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For people with epilepsy, doing yoga may help reduce feelings of stigma about the disease along with reducing seizure frequency and anxiety, according to new research published in the November 8, 2023, online issue of Neurology, the medical journal of the American Academy of Neurology.

“People with epilepsy often face stigma that can cause them to feel different than others due to their own health condition and that can have a significant impact on their quality of life,” said study author Manjari Tripathi, MD, DM, of All India Institute of Medical Sciences in New Delhi. “This stigma can affect a person’s life in many ways including treatment, emergency department visits and poor mental health. Our study showed that doing yoga can alleviate the burden of epilepsy and improve the overall quality of life by reducing this perceived stigma.” 

For the study, researchers looked at people with epilepsy with an average age of 30 in India.

Researchers measured stigma based on participants’ answers to questions such as: “Do you feel other people discriminate against you?” “Do you feel you cannot contribute anything in society?” and “Do you feel different from other people?”

Researchers then identified 160 people who met the criteria for experiencing stigma. Participants had an average of one seizure per week and on average took at least two anti-seizure medications.

Researchers then randomly assigned participants to receive yoga therapy or sham yoga therapy. Yoga therapy included exercises in loosening muscles, breathing, meditation and positive affirmations. Sham yoga consisted of exercises that mimic the same yoga exercises, but participants were not given instructions on two key components of yoga believed to induce a relaxation response: slow and synchronized breathing, and attention to the body movements and sensations during practice.

Each group received seven supervised group sessions of 45 to 60 minutes over three months. Participants were also asked to practice sessions at home at least five times a week for 30 minutes. They tracked seizures and yoga sessions in a journal. After the three months of therapy, participants were followed for another three months.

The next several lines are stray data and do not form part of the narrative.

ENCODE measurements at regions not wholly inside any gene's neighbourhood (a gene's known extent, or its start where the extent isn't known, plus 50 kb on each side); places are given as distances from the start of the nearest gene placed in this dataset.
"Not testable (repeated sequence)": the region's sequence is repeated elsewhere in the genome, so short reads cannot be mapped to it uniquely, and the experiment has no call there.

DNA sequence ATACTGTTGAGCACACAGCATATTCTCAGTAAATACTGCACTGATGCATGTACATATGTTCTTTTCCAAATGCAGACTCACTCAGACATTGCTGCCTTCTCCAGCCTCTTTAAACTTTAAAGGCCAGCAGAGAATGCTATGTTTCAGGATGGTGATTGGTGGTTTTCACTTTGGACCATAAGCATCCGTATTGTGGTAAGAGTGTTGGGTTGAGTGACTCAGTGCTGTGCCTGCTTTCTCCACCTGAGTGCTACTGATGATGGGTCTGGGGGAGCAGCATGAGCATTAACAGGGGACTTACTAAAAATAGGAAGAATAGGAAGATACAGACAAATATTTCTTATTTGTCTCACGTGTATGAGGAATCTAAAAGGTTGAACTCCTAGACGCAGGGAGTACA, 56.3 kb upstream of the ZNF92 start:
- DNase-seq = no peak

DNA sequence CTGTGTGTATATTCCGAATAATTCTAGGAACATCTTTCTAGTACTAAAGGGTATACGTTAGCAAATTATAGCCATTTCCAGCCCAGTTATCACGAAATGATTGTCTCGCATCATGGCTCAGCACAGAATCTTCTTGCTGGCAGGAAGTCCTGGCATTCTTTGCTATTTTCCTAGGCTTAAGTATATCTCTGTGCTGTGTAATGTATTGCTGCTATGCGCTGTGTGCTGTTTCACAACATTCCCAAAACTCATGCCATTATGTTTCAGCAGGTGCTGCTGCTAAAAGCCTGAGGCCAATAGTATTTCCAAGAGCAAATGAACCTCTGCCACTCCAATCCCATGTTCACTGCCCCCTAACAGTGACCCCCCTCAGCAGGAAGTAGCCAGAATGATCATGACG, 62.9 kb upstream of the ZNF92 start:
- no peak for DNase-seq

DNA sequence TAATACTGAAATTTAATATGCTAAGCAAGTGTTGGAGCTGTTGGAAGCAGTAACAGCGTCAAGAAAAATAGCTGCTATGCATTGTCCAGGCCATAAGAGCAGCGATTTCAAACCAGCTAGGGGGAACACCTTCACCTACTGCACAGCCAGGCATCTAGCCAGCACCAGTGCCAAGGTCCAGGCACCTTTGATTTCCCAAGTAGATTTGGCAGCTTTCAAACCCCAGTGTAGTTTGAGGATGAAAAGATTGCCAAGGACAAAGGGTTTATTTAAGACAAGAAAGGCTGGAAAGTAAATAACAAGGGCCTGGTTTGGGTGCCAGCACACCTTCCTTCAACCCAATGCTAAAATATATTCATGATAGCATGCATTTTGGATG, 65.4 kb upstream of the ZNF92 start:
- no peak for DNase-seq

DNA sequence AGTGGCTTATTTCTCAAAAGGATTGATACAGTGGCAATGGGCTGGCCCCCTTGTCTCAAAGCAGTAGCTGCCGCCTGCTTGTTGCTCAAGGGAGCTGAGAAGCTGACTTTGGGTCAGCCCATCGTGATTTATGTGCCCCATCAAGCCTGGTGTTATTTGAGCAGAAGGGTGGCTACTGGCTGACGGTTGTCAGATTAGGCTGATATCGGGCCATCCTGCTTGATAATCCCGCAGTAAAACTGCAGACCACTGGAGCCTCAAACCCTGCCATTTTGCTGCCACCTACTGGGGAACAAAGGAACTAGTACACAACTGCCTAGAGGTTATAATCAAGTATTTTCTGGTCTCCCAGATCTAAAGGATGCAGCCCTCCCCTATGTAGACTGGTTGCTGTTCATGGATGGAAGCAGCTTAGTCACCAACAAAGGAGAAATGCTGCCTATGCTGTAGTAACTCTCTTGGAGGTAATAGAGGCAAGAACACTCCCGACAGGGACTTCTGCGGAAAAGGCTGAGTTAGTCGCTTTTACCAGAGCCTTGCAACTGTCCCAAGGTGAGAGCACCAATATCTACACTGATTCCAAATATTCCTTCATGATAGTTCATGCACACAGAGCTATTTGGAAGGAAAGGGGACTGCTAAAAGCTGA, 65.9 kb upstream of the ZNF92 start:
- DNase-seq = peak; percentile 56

Researchers found when compared to people who did sham yoga, people who did yoga were more likely to reduce their perceived stigma of the disease. People who did yoga had an average score of seven at the start of the study and an average score of four at the end of the study, while people who did sham yoga had an increase from an average score of six at the start of the study to an average score of seven at the end.

Researchers also found that people who did yoga were more than four times as likely to have more than a 50% reduction in their seizure frequency after six months than the people who did sham yoga.

In addition, people who did yoga were more than seven times more likely to no longer have seizures than those who did sham yoga.

There was also a significant decrease in anxiety symptoms for people who did yoga versus people who did not. They saw improvements in quality of life measures and mindfulness.

“These study findings elevate the need to consider alternative therapies and activities for people with epilepsy facing stigma,” said Tripathi. “Yoga may not only help reduce stigma, but also improve quality of life and mindfulness. Plus, yoga can be easily prerecorded and shared with patients online using minimal resources and costs.”